April 14, 2010

When the seas are rough, get busy...

Took a little break from fly fishing a couple weekends ago and went up the coast with the family for our annual abalone dive trip. Not the best timing seeing as we hit it right on the opener weekend, not to mention the triple (and sometimes quadruple) overhead seas; but what could we do, the boy's in school now and we've become slaves to the public school calendar.

Just a little wave action to prep us for what was to come...

Rained four out of the five days we camped (rained sideways for two of those four days), and the wind howled all day every day.

Stan and Louise braved the rain while we dove, and it shows.

Every river from Reedsport down to Monterey Bay was pumping chocolate milk into the ocean. Even the little dry creek beds through the reservation were raging. Needless to say, the visibility in the water was about 2 feet with patches of 5 to 10 inch visibility near the river mouths... I gotta hand it to Sam though, looking into 25 foot swells and pea green water is not easy to do, especially when it's your first time diving for abalone...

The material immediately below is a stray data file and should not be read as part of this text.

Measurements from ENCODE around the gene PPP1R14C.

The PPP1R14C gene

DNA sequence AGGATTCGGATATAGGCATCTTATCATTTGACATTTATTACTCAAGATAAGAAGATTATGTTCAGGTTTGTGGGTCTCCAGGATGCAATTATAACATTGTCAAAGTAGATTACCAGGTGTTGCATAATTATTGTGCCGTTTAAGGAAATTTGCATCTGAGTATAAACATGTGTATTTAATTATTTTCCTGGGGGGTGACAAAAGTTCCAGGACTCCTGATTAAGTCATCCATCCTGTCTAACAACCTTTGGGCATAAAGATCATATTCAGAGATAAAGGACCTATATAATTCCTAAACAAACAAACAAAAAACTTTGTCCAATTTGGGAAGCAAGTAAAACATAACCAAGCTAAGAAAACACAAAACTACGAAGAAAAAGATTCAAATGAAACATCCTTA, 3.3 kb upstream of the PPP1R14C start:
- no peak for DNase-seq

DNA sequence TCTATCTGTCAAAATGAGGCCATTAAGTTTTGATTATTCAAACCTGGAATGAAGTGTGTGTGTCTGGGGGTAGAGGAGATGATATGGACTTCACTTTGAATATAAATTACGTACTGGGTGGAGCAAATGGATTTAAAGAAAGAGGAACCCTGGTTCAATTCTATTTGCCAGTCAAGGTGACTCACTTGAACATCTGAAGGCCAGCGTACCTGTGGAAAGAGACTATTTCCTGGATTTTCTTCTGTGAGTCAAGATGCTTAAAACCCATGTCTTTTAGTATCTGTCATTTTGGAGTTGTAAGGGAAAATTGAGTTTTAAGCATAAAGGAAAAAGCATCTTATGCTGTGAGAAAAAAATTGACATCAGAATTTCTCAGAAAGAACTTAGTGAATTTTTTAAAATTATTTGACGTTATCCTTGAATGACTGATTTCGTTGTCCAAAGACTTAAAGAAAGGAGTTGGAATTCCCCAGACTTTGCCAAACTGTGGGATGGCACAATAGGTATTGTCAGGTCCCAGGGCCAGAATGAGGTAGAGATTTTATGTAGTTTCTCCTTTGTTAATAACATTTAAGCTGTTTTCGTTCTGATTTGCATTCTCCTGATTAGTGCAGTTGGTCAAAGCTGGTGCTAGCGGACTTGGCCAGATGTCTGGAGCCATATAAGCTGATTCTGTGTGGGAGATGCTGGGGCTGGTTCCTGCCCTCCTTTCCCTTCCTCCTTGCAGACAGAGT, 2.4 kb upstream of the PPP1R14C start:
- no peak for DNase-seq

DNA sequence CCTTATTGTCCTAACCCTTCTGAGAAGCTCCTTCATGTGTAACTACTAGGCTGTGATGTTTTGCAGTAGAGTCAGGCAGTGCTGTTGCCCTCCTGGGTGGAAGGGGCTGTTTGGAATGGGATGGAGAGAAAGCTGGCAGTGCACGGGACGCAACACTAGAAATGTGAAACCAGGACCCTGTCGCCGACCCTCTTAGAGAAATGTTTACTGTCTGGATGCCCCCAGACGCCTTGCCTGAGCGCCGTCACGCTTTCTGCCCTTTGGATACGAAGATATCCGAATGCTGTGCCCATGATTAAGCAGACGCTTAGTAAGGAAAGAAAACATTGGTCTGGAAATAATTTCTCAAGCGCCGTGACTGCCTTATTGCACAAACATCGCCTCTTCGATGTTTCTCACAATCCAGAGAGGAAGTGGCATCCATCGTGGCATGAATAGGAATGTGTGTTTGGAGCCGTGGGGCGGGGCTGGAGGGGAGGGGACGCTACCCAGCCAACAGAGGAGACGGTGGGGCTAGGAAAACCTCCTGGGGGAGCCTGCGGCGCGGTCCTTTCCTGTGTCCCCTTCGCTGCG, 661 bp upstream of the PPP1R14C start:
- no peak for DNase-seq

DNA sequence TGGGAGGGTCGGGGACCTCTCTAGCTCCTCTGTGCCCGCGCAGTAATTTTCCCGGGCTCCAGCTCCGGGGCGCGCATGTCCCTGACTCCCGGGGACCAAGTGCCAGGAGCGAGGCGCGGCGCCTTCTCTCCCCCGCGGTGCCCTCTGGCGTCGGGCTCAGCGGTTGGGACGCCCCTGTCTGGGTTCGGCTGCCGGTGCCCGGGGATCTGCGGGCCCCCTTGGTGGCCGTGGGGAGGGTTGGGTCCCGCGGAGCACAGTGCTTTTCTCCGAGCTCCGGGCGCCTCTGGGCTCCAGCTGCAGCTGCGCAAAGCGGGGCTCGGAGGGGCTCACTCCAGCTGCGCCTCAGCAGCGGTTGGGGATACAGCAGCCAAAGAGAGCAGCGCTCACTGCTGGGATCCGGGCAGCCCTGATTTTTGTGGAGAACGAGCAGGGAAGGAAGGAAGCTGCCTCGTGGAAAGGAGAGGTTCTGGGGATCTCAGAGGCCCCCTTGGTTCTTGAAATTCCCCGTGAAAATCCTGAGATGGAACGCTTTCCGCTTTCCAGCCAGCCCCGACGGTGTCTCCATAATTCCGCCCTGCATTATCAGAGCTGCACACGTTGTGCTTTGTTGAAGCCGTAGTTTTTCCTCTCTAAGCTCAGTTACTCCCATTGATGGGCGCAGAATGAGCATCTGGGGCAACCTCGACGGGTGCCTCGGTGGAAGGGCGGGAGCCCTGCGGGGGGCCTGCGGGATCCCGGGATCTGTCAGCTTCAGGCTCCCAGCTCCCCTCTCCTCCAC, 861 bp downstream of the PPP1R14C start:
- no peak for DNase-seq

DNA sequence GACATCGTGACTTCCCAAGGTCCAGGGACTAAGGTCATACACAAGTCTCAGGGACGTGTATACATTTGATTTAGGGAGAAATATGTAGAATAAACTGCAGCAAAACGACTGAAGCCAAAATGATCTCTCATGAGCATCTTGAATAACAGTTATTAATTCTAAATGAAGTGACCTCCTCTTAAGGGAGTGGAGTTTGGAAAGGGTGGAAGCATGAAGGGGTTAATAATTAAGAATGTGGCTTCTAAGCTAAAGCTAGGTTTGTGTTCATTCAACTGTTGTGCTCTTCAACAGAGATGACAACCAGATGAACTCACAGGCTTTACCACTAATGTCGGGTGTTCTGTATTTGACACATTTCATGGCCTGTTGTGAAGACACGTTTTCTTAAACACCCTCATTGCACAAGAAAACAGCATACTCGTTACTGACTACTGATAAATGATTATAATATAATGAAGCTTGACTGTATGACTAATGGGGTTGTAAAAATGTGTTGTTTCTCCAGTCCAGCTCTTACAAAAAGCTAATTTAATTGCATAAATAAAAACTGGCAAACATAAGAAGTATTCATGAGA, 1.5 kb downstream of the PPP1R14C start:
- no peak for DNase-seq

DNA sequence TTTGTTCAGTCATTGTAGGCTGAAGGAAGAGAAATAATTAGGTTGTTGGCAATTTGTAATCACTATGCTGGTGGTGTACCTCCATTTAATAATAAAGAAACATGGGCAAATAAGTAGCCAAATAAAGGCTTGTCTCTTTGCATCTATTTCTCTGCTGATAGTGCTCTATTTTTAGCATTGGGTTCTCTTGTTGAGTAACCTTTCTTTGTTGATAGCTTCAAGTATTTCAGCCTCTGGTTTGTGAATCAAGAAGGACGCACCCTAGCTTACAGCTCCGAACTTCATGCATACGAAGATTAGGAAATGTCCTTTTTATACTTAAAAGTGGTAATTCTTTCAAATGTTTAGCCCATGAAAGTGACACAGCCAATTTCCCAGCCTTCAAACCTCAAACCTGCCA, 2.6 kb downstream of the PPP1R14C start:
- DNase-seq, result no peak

Sam did pretty good except that he kept spitting out his snorkel tube every time he surfaced. He started slow, but I can't blame him, the visibility sucked and he had no idea what he was looking for at first. After his first two or three, he started to find some keepers.

The only thing I like about diving in high seas is that there just aren't as many people in the water... That wasn't really the case last weekend. It's been a long time since I dove on the opener weekend, and I was quickly reminded why. Friday wasn't bad in terms of people, but Saturday was a different story. By the time Sam had pulled his last ab there were about thirty other divers all around us, with more walking in as we were leaving.

We had no problem getting our limits, but other people looked like they were having more trouble. Jenna and the Iversons watched as divers kept getting tossed into the rocks...

A man proud of his bounty.

Sam, now that you've experienced the worst, at least you know it'll only be better next time!

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